Another surprising discovery is that GLASS-z11 shows indications that it is elongated, with a burgeoning spiral disk. The current confirmed most-distant galaxy, GN-z11, also appears to sport a disk. While most galaxies discovered at high redshift usually appear clumpy, GLASS-z11 and GN-z11 show that it was possible for galactic structure to develop quite quickly.

GLASS-z11 and GLASS-z13 are modest galaxies in comparison to our Milky Way galaxy, which is about 100,000 light-years across and contains approximately 200 billion stars. GLASS-z11 and GLASS-z13 are, however, large for their time, with diameters of between 3,000 and 4,500 light-years, and containing stars with total mass equivalent to on the order of a billion suns, many of them highly luminous. 

According to our theories of galaxy formation, in the time that has passed since the images we see of them, both GLASS-z11 and GLASS-z13 will have grown substantially through mergers with other galaxies, and perhaps developed into giant elliptical galaxies. Meanwhile, cosmic expansion has carried GLASS-z11 and GLASS-z13 farther away from us, and today they are over 32 billion light-years away from us — far beyond where any telescope can reach.

The findings are reported in a pre-print posted to arXiv.org on Tuesday (July 19); the research has also been submitted to the Astrophysical Journal Letters.

Follow Keith Cooper on Twitter @21stCenturySETI. Follow us on Twitter @Spacedotcom and on Facebook. 

Join our Space Forums to keep talking space on the latest missions, night sky and more! And if you have a news tip, correction or comment, let us know at: community@space.com.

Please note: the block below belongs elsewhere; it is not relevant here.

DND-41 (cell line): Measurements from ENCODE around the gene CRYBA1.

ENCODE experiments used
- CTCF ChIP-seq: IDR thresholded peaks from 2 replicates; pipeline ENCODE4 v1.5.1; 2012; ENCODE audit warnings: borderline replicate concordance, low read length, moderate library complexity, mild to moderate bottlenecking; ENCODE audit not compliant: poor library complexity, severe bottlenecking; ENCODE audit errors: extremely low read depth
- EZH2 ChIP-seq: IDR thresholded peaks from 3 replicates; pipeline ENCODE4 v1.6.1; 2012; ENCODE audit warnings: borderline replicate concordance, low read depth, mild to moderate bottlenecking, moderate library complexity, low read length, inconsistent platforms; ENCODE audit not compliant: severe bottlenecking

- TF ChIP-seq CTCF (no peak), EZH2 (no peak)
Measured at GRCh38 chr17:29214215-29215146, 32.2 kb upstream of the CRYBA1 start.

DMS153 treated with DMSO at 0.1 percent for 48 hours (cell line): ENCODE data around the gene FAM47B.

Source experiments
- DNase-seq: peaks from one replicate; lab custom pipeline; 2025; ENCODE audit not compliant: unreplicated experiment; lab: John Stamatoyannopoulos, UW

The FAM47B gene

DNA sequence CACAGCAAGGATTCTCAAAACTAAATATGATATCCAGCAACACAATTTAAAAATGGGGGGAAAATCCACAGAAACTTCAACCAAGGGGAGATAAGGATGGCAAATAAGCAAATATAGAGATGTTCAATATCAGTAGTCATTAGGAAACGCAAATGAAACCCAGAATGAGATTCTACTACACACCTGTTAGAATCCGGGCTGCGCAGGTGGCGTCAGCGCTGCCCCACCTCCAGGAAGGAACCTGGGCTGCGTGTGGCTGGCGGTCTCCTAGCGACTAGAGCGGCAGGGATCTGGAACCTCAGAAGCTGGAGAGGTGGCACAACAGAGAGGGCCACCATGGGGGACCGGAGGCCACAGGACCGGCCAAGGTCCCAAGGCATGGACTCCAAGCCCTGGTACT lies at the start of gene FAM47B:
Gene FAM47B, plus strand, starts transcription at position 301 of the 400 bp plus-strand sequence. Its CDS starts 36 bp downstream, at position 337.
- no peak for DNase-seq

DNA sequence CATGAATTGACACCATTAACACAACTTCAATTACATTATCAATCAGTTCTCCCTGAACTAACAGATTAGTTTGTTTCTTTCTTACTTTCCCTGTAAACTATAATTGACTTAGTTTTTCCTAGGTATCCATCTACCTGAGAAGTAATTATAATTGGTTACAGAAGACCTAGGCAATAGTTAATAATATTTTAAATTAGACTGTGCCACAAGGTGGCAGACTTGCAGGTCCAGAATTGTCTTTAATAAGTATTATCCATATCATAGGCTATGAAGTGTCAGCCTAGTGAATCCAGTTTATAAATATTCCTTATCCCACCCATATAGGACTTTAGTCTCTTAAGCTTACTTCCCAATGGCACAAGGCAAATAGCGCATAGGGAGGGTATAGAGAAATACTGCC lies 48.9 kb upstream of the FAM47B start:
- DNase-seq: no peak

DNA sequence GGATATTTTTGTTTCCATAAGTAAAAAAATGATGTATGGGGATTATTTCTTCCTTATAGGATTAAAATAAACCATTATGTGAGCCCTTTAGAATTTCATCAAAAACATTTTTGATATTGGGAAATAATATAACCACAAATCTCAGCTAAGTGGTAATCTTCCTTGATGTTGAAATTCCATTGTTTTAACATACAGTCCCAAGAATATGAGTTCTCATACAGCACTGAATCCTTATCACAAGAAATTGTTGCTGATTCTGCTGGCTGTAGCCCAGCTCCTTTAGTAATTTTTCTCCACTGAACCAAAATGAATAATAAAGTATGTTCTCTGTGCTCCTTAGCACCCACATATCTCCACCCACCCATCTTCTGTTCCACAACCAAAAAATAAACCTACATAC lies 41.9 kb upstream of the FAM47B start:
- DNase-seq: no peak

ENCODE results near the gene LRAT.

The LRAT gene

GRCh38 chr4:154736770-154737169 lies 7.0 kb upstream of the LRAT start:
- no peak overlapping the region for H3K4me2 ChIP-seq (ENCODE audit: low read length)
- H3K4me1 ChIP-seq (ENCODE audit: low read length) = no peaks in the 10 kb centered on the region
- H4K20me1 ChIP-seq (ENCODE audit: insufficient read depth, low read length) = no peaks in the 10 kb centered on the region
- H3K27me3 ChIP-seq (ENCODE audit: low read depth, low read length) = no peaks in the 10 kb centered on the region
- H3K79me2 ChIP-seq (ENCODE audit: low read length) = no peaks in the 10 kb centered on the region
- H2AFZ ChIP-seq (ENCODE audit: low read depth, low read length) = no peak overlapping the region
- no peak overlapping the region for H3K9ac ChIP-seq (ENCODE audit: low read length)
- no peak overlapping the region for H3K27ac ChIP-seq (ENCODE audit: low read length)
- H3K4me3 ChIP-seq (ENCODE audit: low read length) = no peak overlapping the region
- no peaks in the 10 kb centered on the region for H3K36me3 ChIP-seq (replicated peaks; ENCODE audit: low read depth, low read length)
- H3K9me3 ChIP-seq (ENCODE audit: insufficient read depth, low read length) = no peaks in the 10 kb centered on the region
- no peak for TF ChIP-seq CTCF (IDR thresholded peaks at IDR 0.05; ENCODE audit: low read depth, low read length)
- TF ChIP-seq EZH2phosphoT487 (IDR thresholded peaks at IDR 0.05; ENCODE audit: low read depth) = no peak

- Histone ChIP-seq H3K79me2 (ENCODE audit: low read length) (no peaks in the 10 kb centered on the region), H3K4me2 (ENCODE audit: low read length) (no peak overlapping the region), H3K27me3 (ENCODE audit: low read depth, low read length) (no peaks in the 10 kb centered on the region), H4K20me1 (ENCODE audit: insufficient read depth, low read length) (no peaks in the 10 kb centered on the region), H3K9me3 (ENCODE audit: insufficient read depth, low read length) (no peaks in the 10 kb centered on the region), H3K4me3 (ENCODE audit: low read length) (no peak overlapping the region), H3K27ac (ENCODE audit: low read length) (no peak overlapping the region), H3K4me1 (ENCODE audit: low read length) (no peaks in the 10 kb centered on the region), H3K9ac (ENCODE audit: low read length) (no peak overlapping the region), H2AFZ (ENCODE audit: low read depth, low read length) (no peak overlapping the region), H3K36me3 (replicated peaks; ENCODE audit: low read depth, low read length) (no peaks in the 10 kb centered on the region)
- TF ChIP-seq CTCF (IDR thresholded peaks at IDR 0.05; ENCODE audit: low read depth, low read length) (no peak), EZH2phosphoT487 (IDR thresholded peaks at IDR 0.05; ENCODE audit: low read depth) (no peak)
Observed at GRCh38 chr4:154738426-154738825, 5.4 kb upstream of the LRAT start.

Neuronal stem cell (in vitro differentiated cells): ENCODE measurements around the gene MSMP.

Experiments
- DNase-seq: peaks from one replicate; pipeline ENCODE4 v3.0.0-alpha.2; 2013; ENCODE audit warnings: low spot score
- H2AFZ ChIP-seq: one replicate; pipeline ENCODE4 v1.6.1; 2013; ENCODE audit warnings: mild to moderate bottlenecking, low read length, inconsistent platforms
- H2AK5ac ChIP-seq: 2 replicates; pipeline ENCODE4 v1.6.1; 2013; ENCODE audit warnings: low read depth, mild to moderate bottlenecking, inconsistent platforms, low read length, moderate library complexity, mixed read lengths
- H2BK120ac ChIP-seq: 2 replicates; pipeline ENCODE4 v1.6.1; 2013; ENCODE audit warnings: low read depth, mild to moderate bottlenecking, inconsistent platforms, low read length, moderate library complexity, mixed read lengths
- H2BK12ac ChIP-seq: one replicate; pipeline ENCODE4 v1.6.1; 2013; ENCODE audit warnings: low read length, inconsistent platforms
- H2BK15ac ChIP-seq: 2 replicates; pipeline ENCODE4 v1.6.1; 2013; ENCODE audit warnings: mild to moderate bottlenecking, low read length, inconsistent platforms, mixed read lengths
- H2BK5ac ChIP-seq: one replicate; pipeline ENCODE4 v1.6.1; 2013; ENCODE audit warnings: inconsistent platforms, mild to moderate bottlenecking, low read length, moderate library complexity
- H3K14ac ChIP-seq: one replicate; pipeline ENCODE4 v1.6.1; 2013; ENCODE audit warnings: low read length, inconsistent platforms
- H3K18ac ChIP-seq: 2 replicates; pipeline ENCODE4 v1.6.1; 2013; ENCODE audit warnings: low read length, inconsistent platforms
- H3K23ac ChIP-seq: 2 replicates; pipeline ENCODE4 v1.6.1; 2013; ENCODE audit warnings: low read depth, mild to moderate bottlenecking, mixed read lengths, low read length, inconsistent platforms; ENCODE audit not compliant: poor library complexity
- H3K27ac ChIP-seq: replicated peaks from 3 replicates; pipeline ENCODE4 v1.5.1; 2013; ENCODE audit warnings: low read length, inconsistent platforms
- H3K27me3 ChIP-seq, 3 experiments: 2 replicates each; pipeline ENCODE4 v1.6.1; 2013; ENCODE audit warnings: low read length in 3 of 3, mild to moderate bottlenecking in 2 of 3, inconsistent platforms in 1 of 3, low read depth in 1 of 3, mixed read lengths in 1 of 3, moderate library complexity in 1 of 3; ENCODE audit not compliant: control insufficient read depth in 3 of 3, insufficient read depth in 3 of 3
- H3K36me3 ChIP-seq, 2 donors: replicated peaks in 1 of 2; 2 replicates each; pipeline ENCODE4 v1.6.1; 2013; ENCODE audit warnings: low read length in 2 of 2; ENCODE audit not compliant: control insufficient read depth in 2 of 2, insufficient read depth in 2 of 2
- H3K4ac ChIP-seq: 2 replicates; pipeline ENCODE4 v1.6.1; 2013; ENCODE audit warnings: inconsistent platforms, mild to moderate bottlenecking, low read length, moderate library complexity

Keith Cooper

Keith Cooper is a freelance science journalist and editor in the United Kingdom, and has a degree in physics and astrophysics from the University of Manchester. He’s the author of “The Contact Paradox: Challenging Our Assumptions in the Search for Extraterrestrial Intelligence” (Bloomsbury Sigma, 2020) and has written articles on astronomy, space, physics and astrobiology for a multitude of magazines and websites.

Read More

Latest news

Processing a Tragedy in Monterey Park

The news that a mass shooting had taken place at a ballroom-dance studio in the Los Angeles County city...

EcoPoxy Products Are Now Available Online for Sale

Emigrant, MT, 27th January 2023, ZEXPRWIRE, All American Woodworks is thrilled to announce that they have updated their inventory...

Ainnova Tech announces Dr. Maziar Lalezary, M.D. as Medical advisor and member of Medical Board

Renowned Ophthalmologist joins to the team to accelerate development of early detection solutions with AI for retinal imaging Houston, Texas,...

Top-5 hospitality trends to look out for in 2023

Mumbai, India, 27th January 2023, ZEXPRWIRE, The hospitality sector was affected by Covid 19 in a way similar to...
- Advertisement -spot_img

Dr. Safi Chand, the owner of New Market Animal Hospital Launched Pet Healthcare Library

New Market, Maryland, 27th January 2023, ZEXPRWIRE, Dr. Safi Chand is a veterinarian and the owner of New Market Animal...

Nashville Religion Communicators to Tour Nashville Public Radio

The Nashville Chapter of the Religion Communicators Council (RCC) meets monthly to talk about topics of interest and hear...

Must read

- Advertisement -spot_imgspot_imgspot_imgspot_img

You might also likeRELATED
Recommended to you